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What is a commodity?

A commodity is a physical good that can be bought or sold on the commodity market. Commodities can be categorised into either hard or soft varieties. Hard commodities are natural resources like oil, gold and rubber and are often mined or extracted. Soft commodities are agricultural products such as coffee, wheat or corn.​

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The most widely traded examples of commodities have well-established markets, with around 50 major commodity exchanges globally. Crude oil is the most widely traded commodity in the world: read more about it in our introduction to the oil market here.

The debate of commodity vs product relates to the beginning and end of the production process. A commodity is a raw material that is used in the manufacturing of commercial goods, and the product refers to the physical goods as a result.

How does commodity trading work?

Investors buy and sell commodities through either futures contracts on an exchange, or forward contracts over-the-counter. This effectively means that prices are agreed upon months in advance, and these exchanges standardise the quantity and minimum quality of the commodity. For example, the London Commodity Exchange might stipulate that 5,000 bushels comprise one wheat contract. It would also state which grades of wheat could be used to satisfy the contract. All wheat that meets that grade and criteria will be sold for the same price, regardless of where it was grown, and any slight variations in quality.

In the physical commodities market, there will be an actual exchange of goods. A breakfast cereal producer might also buy a futures contract for corn with a delivery date months in the future. This way, buying under a futures contract will protect the buyer if the future market price of corn is higher than the agreed price. The certainty that the transaction will take place allows both parties to plan and budget confidently.

Most commodity traders, however, do not take physical ownership of the goods. Commodity speculators or traders take a financial position (long or short) on a commodity. Commodities can as contracts for difference (CFDs) can be done using an online trading platform. Learn how to trade commodities.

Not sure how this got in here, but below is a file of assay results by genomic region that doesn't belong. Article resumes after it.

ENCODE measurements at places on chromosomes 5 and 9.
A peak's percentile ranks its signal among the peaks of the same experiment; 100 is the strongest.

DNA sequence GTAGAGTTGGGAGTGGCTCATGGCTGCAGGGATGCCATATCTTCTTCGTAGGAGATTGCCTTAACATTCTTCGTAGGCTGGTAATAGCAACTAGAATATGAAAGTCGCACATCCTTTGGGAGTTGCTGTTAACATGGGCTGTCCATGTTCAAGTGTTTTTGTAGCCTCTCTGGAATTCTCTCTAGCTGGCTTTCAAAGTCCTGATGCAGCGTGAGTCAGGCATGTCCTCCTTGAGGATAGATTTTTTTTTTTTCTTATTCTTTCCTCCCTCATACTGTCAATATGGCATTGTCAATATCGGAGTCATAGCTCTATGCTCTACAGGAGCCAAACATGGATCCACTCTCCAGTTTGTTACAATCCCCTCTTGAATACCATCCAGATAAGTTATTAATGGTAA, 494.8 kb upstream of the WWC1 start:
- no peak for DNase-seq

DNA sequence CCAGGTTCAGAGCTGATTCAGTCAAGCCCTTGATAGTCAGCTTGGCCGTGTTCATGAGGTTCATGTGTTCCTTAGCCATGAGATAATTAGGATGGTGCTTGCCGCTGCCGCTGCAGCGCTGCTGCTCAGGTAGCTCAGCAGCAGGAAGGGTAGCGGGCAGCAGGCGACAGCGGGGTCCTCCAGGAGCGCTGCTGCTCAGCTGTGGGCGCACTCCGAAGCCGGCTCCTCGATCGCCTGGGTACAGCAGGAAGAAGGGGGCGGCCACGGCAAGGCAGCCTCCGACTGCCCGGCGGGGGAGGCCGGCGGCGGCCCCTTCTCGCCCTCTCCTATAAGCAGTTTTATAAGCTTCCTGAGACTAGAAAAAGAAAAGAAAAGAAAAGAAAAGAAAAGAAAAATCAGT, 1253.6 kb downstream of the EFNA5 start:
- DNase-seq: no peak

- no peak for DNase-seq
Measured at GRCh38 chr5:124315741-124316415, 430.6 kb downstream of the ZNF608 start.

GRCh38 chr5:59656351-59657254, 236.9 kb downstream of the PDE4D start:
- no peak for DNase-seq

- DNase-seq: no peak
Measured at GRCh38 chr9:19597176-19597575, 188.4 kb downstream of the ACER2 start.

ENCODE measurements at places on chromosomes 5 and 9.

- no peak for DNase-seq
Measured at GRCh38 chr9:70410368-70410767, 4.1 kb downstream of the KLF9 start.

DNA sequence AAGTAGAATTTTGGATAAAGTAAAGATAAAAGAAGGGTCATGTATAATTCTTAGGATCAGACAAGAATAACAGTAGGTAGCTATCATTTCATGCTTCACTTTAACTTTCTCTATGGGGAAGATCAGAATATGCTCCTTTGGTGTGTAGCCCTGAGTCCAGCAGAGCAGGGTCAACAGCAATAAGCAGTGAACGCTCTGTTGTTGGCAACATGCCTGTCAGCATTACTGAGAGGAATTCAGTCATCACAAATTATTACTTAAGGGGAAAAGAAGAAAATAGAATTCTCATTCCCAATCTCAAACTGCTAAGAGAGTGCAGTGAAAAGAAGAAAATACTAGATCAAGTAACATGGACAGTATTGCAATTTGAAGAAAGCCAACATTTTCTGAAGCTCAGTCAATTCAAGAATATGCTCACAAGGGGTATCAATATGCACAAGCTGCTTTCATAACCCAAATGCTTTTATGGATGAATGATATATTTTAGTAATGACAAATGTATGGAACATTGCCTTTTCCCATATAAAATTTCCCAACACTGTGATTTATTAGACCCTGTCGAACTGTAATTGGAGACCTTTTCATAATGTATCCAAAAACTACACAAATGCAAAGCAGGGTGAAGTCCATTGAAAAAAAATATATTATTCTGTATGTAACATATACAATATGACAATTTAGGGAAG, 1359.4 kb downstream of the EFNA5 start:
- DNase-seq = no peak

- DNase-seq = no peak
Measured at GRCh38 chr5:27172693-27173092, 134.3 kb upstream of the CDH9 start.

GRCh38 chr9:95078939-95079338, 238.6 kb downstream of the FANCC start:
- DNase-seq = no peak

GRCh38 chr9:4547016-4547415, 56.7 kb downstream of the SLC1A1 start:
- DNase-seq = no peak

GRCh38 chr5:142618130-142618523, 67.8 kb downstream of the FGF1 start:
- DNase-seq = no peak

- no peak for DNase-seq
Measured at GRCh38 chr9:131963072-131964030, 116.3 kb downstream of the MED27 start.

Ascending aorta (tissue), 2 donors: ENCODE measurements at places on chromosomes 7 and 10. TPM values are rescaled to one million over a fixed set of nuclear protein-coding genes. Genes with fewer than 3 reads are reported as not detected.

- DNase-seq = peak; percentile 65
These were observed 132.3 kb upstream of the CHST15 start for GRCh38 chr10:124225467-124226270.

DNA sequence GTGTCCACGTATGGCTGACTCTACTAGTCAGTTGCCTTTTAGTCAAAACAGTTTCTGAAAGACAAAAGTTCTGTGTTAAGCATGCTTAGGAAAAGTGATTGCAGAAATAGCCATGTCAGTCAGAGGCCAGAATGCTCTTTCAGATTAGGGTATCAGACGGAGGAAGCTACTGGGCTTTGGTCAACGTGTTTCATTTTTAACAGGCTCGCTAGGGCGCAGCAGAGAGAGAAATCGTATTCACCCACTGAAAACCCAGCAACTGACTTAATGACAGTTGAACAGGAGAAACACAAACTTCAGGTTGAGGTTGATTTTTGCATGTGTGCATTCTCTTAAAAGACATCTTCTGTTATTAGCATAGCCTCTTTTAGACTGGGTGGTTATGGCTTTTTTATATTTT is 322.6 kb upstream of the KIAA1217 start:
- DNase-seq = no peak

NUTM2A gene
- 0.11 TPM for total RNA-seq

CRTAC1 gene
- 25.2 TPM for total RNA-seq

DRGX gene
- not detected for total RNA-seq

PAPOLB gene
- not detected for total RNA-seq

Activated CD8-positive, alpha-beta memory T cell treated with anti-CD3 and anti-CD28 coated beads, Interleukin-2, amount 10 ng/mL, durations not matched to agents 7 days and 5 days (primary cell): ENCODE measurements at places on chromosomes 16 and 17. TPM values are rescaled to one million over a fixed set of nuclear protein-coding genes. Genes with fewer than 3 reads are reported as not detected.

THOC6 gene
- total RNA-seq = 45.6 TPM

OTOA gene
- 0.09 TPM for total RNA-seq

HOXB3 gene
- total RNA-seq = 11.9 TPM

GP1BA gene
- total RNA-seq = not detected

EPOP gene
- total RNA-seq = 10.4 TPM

What are the most popular commodities?

Some of the most popular commodities include crude oilnatural gasgold and silver. Other commonly traded commodities include heating oilsugarcorncoffeewheat and soybean.

The most actively traded commodities will differ depending on how the markets are performing. For instance, a highly volatile petroleum market may attract more price speculators. This increases both volume and open interest.

  • Volume relates to the total number of contracts that are being traded.
  • Open interest is the total number of open long and short positions in a market.

So, what is the most valuable commodity? Commodities with high volume are often the most popular ones to trade. Low volume commodity markets can be prone to higher volatility or even wild price swings. The topic of 'most valuable commodity' depends on many factors: the political, social and economic stability of a region and external factors such as weather conditions and natural disasters that can ruin agricultural commodity production, for example.

What is the commodity value?

News trading involves following and responding to current social, political, and economic changes. This can be beneficial to both short and long-term traders.

For example, if a report was published stating that demand for gold has hit a ten-year low, many traders would look to sell gold over fears that its value is likely to decrease. A sudden rise in the number of people selling gold could have an impact on your trades, as it would push gold prices lower and the value of gold would increase.

High impact news bulletins can have an impact on the commodities market and the value of certain commodities. By understanding how to take advantage of these events, you may be able to increase your profitability.

Commodity price trends